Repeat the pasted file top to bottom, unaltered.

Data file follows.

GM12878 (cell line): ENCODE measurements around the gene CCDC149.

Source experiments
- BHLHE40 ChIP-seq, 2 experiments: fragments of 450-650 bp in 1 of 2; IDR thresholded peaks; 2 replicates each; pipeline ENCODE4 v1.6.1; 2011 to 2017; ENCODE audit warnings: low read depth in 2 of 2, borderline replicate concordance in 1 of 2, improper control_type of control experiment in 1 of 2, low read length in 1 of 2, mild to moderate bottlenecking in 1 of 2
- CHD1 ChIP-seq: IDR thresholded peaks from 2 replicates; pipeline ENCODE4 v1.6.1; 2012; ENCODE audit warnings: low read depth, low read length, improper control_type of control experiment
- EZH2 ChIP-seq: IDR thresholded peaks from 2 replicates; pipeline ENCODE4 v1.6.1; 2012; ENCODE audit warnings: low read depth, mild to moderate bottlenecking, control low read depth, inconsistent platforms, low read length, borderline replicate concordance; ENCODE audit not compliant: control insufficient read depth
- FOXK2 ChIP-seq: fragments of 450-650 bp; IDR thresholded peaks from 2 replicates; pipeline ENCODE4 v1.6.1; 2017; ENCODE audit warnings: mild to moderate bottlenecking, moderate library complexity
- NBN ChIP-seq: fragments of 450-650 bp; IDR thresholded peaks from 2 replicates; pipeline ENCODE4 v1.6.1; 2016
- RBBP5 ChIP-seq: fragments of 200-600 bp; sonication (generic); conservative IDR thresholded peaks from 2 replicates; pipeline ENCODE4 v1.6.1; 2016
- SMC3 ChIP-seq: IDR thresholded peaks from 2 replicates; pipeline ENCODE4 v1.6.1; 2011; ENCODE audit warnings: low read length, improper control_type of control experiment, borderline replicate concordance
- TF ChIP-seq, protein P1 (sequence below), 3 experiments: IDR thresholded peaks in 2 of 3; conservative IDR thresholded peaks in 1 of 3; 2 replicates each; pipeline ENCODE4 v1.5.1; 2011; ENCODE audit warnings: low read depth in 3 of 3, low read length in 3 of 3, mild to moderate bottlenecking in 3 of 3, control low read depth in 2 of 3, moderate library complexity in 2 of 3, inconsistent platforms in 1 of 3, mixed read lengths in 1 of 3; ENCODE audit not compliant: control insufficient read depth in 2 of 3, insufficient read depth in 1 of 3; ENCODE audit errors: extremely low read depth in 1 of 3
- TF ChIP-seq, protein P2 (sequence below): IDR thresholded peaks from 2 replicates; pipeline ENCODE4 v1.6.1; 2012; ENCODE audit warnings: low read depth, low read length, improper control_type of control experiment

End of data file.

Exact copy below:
GM12878 (cell line): ENCODE measurements around the gene CCDC149.

Source experiments
- BHLHE40 ChIP-seq, 2 experiments: fragments of 450-650 bp in 1 of 2; IDR thresholded peaks; 2 replicates each; pipeline ENCODE4 v1.6.1; 2011 to 2017; ENCODE audit warnings: low read depth in 2 of 2, borderline replicate concordance in 1 of 2, improper control_type of control experiment in 1 of 2, low read length in 1 of 2, mild to moderate bottlenecking in 1 of 2
- CHD1 ChIP-seq: IDR thresholded peaks from 2 replicates; pipeline ENCODE4 v1.6.1; 2012; ENCODE audit warnings: low read depth, low read length, improper control_type of control experiment
- EZH2 ChIP-seq: IDR thresholded peaks from 2 replicates; pipeline ENCODE4 v1.6.1; 2012; ENCODE audit warnings: low read depth, mild to moderate bottlenecking, control low read depth, inconsistent platforms, low read length, borderline replicate concordance; ENCODE audit not compliant: control insufficient read depth
- FOXK2 ChIP-seq: fragments of 450-650 bp; IDR thresholded peaks from 2 replicates; pipeline ENCODE4 v1.6.1; 2017; ENCODE audit warnings: mild to moderate bottlenecking, moderate library complexity
- NBN ChIP-seq: fragments of 450-650 bp; IDR thresholded peaks from 2 replicates; pipeline ENCODE4 v1.6.1; 2016
- RBBP5 ChIP-seq: fragments of 200-600 bp; sonication (generic); conservative IDR thresholded peaks from 2 replicates; pipeline ENCODE4 v1.6.1; 2016
- SMC3 ChIP-seq: IDR thresholded peaks from 2 replicates; pipeline ENCODE4 v1.6.1; 2011; ENCODE audit warnings: low read length, improper control_type of control experiment, borderline replicate concordance
- TF ChIP-seq, protein P1 (sequence below), 3 experiments: IDR thresholded peaks in 2 of 3; conservative IDR thresholded peaks in 1 of 3; 2 replicates each; pipeline ENCODE4 v1.5.1; 2011; ENCODE audit warnings: low read depth in 3 of 3, low read length in 3 of 3, mild to moderate bottlenecking in 3 of 3, control low read depth in 2 of 3, moderate library complexity in 2 of 3, inconsistent platforms in 1 of 3, mixed read lengths in 1 of 3; ENCODE audit not compliant: control insufficient read depth in 2 of 3, insufficient read depth in 1 of 3; ENCODE audit errors: extremely low read depth in 1 of 3
- TF ChIP-seq, protein P2 (sequence below): IDR thresholded peaks from 2 replicates; pipeline ENCODE4 v1.6.1; 2012; ENCODE audit warnings: low read depth, low read length, improper control_type of control experiment